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Friday, February 12, 2016
2016 IS SHAPING UP BADLY FOR CONTAINER LINES
Freight Investor Services LEADING THE WAY IN FREIGHT AND COMMODITY DERIVATIVES
Could the year of the monkey prove to be a banana skin for carriers?
With the year of the monkey in full swing there was no SCFI published this week, allowing carriers an opportunity to take stock of what lies ahead this year.
If Maersk Line’s prediction holds true, in that it’s 2016 results will be significantly lower than that of last years, then carriers could be facing an increasingly perilous position this time next year.
Worryingly for Maersk Line it saw its Q4-2015 underlying profit fall by a massive 126% year-on-year to negative $165m, whilst its average rate per FEU declined 25%, reflecting the severe deterioration in rates at the end of last year. For the full year the Danish line reported an underlying profit of $1.3bn versus $2.2bn reported a year earlier.
Looking ahead the key question is: How will 2016 on average perform versus Q4 2015?
Maersk estimated that growth in demand for seaborne container freight increased just 0-1% in 2015, whereas 2016 growth will be in the region of 1-3%. By comparison respected freight forwarder DSV is expecting transport market growth to be in line with the underlying economic growth in the individual regions. With the International Monetary Fund expecting advanced economies to expand by 2.1% this year, it’s in line with Maersk’s expectations.
Importantly however Alphaliner is predicting 2016 supply growth to reach 4.6% thereby further widening the supply, demand imbalance. On the basis of the above then 2016 does indeed look as if it may pose an even greater challenge to carriers than 2015.
Why take the risk?
Maersk Line’s average freight rate per FEU is highly correlated to the SCFI index, as shown in both Fig 1 and Fig 2.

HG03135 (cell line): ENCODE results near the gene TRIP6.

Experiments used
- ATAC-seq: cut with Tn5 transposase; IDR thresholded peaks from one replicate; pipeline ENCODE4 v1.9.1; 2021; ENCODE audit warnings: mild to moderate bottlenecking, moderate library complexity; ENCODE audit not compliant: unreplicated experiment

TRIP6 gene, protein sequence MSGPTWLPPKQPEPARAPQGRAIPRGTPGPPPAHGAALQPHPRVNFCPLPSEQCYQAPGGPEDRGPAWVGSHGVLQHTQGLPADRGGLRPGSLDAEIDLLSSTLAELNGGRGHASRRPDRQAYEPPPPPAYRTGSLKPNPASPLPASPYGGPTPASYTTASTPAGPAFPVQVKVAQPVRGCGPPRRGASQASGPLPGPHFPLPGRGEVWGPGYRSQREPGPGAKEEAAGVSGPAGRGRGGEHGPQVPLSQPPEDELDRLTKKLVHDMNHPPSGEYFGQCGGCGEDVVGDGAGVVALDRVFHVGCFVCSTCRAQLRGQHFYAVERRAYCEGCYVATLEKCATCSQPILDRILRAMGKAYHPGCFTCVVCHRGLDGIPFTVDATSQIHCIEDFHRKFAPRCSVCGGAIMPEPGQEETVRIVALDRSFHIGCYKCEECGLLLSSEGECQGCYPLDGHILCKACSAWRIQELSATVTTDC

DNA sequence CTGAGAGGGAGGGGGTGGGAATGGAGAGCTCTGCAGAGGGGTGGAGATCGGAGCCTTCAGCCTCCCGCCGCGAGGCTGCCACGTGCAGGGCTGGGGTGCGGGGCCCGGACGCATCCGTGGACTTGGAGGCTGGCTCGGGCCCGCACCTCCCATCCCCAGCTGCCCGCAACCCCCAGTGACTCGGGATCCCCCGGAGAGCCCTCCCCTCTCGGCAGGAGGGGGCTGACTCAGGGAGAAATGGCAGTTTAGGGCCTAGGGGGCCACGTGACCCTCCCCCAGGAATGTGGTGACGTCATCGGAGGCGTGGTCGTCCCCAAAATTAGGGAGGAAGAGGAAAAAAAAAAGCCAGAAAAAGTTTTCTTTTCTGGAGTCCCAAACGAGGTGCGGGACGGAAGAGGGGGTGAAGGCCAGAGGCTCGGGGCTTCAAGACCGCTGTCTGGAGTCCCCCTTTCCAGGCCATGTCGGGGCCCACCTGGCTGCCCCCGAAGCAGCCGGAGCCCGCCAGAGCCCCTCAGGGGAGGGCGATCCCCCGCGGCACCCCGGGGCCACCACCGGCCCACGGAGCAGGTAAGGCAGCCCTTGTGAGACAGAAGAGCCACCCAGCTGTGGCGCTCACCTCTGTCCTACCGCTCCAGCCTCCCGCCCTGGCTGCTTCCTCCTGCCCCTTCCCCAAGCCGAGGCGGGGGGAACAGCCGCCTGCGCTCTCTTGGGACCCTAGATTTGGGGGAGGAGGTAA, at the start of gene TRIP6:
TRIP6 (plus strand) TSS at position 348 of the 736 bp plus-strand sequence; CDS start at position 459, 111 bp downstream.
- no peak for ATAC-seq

With poor fundamentals expected for 2016 and a clear recognition of the risk this poses to income, then surely an effective risk management policy would involve limiting this risk where possible? Of course carriers are able to secure a proportion of their income in advance using Container FFAs and therefore limiting this risk.
Elsewhere this week Reuters reported that the EU Commission’s investigation into the possible collusion amongst lines pricing is nearing an end, with a decision expected within the next few weeks. It’s being reported that carriers will instead publish binding rates with a months’ notice, which could in effect act as a cap on rates.
However fundamentally will this change anything?
If carriers still plan to announce rate increases, albeit under a different guise how will this differ from announcing GRI’s, as it could still show their intention to increase rates?
In addition although it’s argued that by publishing binding rates a cap on prices may be formed, in reality it’s likely that very few shippers will pay the full rate increase, just like a traditional GRI.
The EU Commission states that it would like to see the container shipping industry develop pricing tools that are modern, conducive to competition and consumer friendly. Although a step in the right direction it’s hard to see how this latest proposal will truly change the market.